A medieval sort of time
Cesky Krumlov Travel Blog› entry 18 of 47 › view all entries
I pulled into Cesky Krumlov after a hell of a time navigating the Czech bus system. I missed my first bus because the schedule I was following didn't specify it was a weekend schedule, and I had to go to the opposite side of Prague to get to the right bus terminal. Once I was there, it was no sweat.
This town is a small little village in the south of Czech Republic, and it appears to be a popular tourist destination. The river Vlatva wraps around most of the main town, and a castle sits on the other bank overlooking the village. Outdoor sports are a big thing here, like kayaking, canoing, mountain biking and hiking.
I scoped out the area to find the restaurants, bars and grocery stores, and then I set off for my hostel. It was located a bit outside of the town, about a 10 minute walk, and I found it was operated by an old man that looked a bit like Santa Claus (only later did I find that this Santa drank like a fish, and had a chamber mate that liked to tell us to be quiet while in her underwear).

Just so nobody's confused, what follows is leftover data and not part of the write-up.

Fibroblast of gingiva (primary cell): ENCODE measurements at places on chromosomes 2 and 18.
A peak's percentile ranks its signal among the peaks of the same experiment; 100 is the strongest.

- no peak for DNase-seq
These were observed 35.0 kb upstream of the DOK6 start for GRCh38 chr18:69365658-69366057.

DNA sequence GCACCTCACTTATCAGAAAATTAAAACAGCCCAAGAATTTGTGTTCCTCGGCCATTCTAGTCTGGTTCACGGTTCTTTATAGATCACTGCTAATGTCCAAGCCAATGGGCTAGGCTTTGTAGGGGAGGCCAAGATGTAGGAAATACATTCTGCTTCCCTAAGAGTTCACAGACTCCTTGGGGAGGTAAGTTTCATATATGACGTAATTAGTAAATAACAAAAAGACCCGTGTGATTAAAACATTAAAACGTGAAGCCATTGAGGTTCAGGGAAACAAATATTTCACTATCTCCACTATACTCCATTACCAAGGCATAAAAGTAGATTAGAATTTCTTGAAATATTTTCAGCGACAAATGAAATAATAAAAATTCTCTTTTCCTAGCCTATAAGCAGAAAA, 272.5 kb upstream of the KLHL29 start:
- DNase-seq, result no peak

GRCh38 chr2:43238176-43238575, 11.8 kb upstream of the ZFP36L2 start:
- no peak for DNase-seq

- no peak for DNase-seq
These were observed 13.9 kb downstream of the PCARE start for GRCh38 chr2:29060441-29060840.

I met some nice girls as soon as I arrived, one from Edmonton, Canada named Lindsey, and two from Melbourne, Australia named Anastasia and Breanna. They invited me for a walk around town with them, and I accepted, following them with camera in hand as they walked arm-in-arm giggling. They had met 10 months prior to this trip, in Madrid, and had scheduled this vacation during their breaks from work and university.
That night we went to a dance club called Hrozen in the city square, and from the sound of it, Czechs dig Backstreet Boys. I spent the next day doing the tourist thing, taking photos of the town, its buildings, and the castle. It started raining that night, and the girls and I had an interesting time of it trying to get to the nearby pub. The street had flooded, and there was a serious river running across the street and into the river. We had to hop across a small waterfall and climb onto a railing in order to stay somewhat dry. After a couple of beers in a pub that had a lot of surrealist art, including some wooden shoes walking along the ceiling, we headed to Hrozen again for a little more cheesy American music.
I want to report a bit on the price of food and drink here. 0.5 L beers, such as Pilsner Urquell, are only $1.25, and when I went grocery shopping I found a sizable meal was only $1..50. Not bad for the budget-concious. I've been told that Slovak Republic is even cheaper, with the equivilent of a twelve pack of beer only $1.00. For now though, I'm headed to Vienna, and will be breaking the budget with the euro.